The morning after my arrival in Japan in early 1996, I was drinking coffee in my hotel’s restaurant when two representatives of the Ministry of Foreign Affairs arrived. With smiles on their faces, they asked if everything was fine, and as they took their seats, they gave me a thick envelope. I hesitated to take it, since it looked like money, but they assured me that it was fine and implored me to have a look.
Sure enough, the envelope contained cash and a detailed typed-up statement. Confused, I looked at one of the officials; he smiled and told me that the cash was prepayment for the cost of my visit and the statement was an expense statement with items such as meals and per diems. The calculation of my trip’s cost was so detailed that there were coins in the envelope.
Though I had traveled abroad often, this was the first time I had received advance payment for my visit’s cost, and I was amazed at how detailed the calculations were, even down to the cost of meals deducted for scheduled events. I wondered briefly what to think of all this; suddenly, I was gripped with an urge to throw the envelope on the table and leave the hotel.
The official that gave me the envelope must have seen my face, because he asked for my understanding and that I not be upset, since this was official ministry policy, and they would attempt to avoid this type of impoliteness by changing the policy in the future.
The dinner that night was hosted by the Ministry of Foreign Affairs. I was asked if I would like to have a traditional Japanese dinner, and I said yes. The restaurant I was taken to was a matchbox-narrow four story building in the heart of Tokyo, comparable to a Korean restaurant.
My dinner party contained six people in total, including the vice minister of foreign affairs and four high ranking ministry staffers. The subject of the Japan anti-racism law came up. I was told that Japan was already preparing for laws to punish racism offenders, similar to the punishments for sexual discrimination.
I emphasized that the anti-racism law punishments were relatively severe in the U.S., where dozens of such laws were introduced after the assassination of Rev. Martin Luther King, Jr. Punishment for white supremacist groups like the KKK were strengthened, and as a result the KKK has diminished in popularity.
Laws were strengthened to put severe punishments on racist remarks, as well as for mocking or racial insults on blacks or Asians. As a result, racism has significantly decreased in the U.S., and the status of Asians has increased to the point where racial discrimination from whites hardly happens anymore.
Even as late as the 1950 blacks had to sit at the back of buses and there were openly displayed signs in restaurants stating that blacks were not welcome. These are now things of the past. Of course, racial discrimination still exists in U.S. society, but it is true that there has been more significant improvement in racial discrimination in the U.S. than anywhere else in the world. After all, the U.S. has a black president now.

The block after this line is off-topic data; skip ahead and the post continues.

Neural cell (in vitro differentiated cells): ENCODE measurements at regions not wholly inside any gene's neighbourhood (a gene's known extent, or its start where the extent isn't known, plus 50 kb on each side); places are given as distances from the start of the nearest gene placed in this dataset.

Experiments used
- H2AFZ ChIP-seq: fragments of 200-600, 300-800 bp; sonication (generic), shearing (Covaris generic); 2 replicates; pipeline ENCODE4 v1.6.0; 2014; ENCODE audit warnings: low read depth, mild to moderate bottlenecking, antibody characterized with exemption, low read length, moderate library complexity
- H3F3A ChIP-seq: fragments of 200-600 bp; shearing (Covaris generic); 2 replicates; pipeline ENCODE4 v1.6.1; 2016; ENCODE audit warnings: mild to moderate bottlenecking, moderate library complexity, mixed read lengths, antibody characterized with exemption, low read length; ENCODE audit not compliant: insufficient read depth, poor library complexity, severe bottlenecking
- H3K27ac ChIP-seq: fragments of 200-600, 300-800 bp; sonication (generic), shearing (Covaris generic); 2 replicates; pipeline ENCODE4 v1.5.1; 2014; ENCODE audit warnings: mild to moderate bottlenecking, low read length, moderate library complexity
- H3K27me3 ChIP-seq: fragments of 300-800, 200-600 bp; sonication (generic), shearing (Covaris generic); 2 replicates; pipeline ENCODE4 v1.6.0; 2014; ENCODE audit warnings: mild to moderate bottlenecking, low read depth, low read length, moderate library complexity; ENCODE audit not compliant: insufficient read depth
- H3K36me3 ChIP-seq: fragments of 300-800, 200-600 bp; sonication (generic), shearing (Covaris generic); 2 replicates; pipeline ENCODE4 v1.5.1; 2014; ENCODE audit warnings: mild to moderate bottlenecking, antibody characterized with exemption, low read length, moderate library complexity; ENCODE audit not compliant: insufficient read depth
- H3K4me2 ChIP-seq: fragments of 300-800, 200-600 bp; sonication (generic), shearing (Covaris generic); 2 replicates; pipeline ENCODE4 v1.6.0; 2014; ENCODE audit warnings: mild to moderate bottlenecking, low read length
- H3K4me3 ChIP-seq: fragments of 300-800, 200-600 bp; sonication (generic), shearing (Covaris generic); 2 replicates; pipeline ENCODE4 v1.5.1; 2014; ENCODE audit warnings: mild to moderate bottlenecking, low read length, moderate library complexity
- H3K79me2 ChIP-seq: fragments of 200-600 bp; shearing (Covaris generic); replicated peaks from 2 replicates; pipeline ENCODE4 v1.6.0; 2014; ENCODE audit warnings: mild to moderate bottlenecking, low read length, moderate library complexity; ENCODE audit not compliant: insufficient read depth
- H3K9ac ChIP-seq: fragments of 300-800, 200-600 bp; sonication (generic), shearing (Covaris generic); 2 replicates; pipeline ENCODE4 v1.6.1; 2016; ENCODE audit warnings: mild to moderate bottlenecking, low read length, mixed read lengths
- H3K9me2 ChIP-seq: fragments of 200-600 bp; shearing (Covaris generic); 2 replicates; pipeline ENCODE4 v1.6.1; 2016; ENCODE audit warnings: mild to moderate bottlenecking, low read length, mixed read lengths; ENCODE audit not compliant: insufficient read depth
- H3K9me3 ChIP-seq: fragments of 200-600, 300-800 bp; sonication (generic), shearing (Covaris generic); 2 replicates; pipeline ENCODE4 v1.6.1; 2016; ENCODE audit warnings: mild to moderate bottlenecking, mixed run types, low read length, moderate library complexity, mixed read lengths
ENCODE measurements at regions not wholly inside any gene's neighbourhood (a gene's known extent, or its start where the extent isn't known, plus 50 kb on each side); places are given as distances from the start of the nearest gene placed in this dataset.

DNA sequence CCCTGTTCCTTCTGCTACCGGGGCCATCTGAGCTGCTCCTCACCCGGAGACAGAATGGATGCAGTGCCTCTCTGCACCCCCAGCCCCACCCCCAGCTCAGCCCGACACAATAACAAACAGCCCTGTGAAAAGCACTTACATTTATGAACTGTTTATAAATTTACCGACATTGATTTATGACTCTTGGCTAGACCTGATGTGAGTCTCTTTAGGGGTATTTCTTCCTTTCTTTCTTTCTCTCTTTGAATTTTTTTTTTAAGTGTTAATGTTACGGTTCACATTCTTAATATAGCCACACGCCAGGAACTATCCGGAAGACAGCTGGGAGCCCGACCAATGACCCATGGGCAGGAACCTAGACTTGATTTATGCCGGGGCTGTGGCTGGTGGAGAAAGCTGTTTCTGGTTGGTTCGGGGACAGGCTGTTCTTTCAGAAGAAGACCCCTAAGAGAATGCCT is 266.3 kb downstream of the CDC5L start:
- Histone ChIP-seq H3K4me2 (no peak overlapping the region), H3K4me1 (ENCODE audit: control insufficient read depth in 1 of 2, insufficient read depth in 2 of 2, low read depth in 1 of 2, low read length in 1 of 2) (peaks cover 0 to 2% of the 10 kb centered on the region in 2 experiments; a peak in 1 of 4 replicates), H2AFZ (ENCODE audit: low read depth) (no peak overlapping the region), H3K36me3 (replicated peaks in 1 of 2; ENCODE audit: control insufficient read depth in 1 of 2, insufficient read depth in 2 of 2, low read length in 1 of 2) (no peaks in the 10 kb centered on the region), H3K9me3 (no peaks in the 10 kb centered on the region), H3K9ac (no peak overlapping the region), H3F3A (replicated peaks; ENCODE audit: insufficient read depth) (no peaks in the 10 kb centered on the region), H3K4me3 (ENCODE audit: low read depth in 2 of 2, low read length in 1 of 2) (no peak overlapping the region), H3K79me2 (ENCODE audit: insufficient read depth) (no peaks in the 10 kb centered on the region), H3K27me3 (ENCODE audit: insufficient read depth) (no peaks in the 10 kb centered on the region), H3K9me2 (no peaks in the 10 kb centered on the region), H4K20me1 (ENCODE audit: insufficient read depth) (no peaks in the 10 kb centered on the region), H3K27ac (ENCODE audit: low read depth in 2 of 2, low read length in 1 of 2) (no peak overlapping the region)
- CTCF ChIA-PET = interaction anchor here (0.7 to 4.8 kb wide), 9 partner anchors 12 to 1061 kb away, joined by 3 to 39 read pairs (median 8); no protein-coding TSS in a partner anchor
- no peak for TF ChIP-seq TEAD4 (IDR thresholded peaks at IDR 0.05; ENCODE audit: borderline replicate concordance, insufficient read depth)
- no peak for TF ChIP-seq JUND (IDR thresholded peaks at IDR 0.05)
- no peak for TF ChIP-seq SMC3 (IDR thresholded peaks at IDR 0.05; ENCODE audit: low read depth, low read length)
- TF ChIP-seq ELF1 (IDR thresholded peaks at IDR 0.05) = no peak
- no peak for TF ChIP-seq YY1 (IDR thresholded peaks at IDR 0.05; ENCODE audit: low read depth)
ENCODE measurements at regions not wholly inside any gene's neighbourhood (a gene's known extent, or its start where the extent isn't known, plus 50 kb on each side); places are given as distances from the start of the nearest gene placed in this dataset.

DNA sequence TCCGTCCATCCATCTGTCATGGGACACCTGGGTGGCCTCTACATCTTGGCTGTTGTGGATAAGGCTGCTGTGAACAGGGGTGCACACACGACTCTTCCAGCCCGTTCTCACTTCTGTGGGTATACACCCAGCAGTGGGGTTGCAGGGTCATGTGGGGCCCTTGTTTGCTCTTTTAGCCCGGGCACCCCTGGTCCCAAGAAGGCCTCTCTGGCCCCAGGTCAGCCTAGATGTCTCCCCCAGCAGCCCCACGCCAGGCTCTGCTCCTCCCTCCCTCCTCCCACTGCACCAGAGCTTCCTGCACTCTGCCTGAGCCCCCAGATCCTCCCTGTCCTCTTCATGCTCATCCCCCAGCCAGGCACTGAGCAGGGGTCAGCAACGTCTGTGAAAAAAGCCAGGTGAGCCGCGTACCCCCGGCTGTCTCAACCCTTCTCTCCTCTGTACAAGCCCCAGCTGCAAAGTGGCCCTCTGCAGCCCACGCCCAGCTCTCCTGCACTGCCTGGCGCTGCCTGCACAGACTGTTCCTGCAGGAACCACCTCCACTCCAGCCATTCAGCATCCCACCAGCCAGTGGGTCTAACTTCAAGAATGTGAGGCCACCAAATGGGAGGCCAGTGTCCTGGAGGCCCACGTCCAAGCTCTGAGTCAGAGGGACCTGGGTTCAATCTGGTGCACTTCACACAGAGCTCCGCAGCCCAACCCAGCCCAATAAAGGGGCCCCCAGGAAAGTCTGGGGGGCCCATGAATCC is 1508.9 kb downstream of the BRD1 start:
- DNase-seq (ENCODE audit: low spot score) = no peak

Not long ago, I became aware that discrimination against Koreans living in Japan has significantly decreased from past levels and that a man of Korean descent had been elected to the House of Councilors; I’d also heard that the number of successful Korean businessmen and businesswomen had also significantly increased. Nowadays, Korea also has many foreigners living there, with many of them appearing to have come from the Middle East or Southeast Asian.
One time when I was invited to Busan, the largest harbor city located on the south end of Korean Peninsula, I attended a fundraiser to help Indonesian workers there. Two representatives of the Indonesian Foreign Affairs Ministry also attended the event. They told me that there were instances of severe discrimination against Indonesian workers in Busan.
Some workers were not paid their wages for several months and even beaten, and there was a case where a worker that had fallen from a ladder had been left alone at the scene for several hours before being admitted to a hospital. These were unbelievable stories.
More than half of those workers could not return to their home countries because they didn’t have the money for the trip; a group of Korean businessmen gathered to help them and money raised at a fundraiser was used to pay for their travel and run programs to help relieve their homesickness, such as soccer tournaments with generous cash prizes. There are certainly Koreans who have exploited foreign workers, and yet there are also Koreans who help them. I wondered why Korean political leaders couldn’t pass anti-racism laws like the U.S. has and pay for some of the cost to help them.
Racism is a human tragedy that has lasted for thousands of years. Nearly 150 years ago, slavery was legal in the U.S. Now, racism is slowly disappearing from the earth. Korean politicians should take the lead in passing anti-racism laws as soon as possible and set their legal system to punish the offenders like the U.S. does. Then, Koreans living all throughout the world can also protest the discrimination they suffer in the countries where they live.
Jay Kim is a former U.S. congressman. He serves as chairman of the Washington Korean-American Forum. For more information visit Kim’s website at www.jayckim.com.